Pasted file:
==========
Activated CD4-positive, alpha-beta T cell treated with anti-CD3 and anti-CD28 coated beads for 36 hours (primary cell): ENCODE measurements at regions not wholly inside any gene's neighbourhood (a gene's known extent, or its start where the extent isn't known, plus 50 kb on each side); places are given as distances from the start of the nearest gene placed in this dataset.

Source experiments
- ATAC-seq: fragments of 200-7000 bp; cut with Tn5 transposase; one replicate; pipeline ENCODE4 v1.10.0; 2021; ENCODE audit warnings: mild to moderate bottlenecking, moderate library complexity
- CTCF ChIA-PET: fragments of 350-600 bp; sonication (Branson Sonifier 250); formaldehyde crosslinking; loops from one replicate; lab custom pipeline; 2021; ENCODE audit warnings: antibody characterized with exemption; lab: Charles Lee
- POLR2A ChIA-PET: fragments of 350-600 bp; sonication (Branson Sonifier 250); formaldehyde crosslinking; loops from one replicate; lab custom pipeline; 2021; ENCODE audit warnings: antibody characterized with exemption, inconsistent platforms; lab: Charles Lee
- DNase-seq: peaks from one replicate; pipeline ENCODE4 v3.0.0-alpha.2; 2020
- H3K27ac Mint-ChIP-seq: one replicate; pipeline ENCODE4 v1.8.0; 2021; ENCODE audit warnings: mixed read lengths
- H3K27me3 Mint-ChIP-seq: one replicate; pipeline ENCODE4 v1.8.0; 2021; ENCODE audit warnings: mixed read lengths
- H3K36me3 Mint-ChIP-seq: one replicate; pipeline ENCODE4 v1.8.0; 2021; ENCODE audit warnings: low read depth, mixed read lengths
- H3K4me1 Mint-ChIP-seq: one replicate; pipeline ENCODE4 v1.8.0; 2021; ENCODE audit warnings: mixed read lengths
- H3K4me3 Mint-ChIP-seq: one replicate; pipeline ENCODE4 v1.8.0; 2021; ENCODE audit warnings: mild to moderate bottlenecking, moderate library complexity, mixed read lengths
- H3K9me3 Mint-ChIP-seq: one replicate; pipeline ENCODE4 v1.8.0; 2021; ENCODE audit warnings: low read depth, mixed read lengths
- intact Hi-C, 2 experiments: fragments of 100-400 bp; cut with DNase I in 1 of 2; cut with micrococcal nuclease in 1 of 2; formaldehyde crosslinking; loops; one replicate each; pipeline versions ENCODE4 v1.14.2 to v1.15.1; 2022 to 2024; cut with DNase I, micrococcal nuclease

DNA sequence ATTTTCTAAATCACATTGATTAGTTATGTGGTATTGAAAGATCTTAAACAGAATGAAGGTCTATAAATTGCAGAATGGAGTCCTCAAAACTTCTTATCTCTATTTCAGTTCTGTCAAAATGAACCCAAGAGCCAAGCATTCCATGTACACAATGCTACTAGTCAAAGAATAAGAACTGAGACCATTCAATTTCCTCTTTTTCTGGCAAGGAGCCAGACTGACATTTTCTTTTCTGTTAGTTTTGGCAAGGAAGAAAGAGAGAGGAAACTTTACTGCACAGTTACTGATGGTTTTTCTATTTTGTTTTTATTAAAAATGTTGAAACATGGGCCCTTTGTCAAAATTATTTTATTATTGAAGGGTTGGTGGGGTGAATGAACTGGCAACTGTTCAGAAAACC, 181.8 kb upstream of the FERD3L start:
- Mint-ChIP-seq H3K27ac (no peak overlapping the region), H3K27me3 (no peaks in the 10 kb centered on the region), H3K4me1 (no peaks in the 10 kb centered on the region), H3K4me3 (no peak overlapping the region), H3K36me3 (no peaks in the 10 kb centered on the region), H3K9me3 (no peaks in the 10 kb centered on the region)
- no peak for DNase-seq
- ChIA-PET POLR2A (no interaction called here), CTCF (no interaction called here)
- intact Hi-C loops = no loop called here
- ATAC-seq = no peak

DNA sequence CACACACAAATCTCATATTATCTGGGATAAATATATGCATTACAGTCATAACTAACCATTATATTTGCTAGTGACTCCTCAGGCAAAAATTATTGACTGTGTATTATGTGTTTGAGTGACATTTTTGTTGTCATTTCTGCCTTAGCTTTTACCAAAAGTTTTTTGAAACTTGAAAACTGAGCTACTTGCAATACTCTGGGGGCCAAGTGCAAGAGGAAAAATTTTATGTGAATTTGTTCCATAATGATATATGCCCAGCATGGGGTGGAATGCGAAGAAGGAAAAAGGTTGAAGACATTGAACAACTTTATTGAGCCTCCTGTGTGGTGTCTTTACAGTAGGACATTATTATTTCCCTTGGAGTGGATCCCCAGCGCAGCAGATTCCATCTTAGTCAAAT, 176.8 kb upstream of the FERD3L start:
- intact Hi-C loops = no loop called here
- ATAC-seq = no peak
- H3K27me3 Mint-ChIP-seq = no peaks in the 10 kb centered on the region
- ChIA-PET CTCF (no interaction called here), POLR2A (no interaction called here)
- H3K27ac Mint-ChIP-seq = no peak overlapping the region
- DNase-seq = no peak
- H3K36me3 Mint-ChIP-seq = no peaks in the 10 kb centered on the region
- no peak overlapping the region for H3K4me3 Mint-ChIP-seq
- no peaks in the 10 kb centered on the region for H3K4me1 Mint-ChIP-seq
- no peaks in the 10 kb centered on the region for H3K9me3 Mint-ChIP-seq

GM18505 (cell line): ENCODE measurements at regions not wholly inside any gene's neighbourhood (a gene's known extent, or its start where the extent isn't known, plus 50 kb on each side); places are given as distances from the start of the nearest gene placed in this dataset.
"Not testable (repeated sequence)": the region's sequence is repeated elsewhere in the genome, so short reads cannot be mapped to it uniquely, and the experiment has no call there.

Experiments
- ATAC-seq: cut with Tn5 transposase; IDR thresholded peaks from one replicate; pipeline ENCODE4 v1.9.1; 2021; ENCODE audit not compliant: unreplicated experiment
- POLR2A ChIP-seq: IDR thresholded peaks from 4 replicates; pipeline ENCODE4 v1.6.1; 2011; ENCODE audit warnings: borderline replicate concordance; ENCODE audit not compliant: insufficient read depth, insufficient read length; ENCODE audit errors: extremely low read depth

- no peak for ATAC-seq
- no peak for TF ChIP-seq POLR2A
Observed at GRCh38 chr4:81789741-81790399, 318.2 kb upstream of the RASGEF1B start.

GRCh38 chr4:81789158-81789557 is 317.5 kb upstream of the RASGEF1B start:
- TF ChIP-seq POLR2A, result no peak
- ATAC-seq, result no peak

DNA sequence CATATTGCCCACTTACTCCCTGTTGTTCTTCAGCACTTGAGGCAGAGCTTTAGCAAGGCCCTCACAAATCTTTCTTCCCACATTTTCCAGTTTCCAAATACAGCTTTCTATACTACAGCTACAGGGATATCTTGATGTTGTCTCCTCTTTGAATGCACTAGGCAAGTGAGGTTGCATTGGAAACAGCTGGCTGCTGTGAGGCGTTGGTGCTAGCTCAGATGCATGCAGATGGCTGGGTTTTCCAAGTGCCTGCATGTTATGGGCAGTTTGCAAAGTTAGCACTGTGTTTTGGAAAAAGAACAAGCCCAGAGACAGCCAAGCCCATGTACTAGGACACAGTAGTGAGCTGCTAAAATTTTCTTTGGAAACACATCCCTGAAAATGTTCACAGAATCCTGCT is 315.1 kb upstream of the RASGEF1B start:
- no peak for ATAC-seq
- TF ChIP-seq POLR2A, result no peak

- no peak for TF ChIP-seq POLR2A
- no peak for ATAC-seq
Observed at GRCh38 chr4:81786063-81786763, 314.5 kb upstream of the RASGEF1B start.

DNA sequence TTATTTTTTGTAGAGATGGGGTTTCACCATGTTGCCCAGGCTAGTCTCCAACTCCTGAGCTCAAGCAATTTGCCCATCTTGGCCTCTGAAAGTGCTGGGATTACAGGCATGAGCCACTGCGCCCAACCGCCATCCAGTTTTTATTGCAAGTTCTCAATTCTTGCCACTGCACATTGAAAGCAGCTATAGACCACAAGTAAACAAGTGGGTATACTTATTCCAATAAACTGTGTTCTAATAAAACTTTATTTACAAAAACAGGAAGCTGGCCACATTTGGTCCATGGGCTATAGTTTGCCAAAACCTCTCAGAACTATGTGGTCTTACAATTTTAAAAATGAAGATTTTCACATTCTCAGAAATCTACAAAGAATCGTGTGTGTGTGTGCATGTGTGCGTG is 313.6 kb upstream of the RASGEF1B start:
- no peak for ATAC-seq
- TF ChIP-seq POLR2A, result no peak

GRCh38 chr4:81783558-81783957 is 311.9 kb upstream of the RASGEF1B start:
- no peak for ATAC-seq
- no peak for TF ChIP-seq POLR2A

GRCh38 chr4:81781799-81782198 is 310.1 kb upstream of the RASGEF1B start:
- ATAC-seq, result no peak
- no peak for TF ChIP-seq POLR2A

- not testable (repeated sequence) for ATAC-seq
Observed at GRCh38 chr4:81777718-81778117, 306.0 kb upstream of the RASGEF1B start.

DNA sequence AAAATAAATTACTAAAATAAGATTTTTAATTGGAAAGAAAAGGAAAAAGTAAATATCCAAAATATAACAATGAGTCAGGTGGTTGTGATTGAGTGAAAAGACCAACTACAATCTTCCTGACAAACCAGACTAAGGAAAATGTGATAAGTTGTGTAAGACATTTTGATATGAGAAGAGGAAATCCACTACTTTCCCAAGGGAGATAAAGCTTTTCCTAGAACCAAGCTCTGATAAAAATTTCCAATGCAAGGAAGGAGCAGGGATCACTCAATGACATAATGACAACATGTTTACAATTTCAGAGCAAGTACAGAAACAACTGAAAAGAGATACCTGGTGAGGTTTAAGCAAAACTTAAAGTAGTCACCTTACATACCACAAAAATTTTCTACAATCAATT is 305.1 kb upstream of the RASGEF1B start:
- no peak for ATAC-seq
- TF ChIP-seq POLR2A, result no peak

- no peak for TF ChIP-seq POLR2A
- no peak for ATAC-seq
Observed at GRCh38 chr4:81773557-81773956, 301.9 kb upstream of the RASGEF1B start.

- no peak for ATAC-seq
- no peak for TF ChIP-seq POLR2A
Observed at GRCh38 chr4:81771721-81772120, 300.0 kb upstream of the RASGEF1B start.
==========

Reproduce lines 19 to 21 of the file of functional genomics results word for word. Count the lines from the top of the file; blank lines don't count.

- ATAC-seq = no peak

DNA sequence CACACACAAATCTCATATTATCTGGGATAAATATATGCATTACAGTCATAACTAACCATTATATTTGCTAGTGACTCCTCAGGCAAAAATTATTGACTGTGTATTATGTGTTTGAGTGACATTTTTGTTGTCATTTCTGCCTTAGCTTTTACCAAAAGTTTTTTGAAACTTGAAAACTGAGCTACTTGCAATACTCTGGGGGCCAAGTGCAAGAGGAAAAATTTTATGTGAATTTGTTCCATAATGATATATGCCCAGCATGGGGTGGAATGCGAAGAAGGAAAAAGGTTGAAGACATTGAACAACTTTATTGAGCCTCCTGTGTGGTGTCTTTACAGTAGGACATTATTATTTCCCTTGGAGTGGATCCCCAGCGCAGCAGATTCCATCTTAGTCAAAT, 176.8 kb upstream of the FERD3L start:
- intact Hi-C loops = no loop called here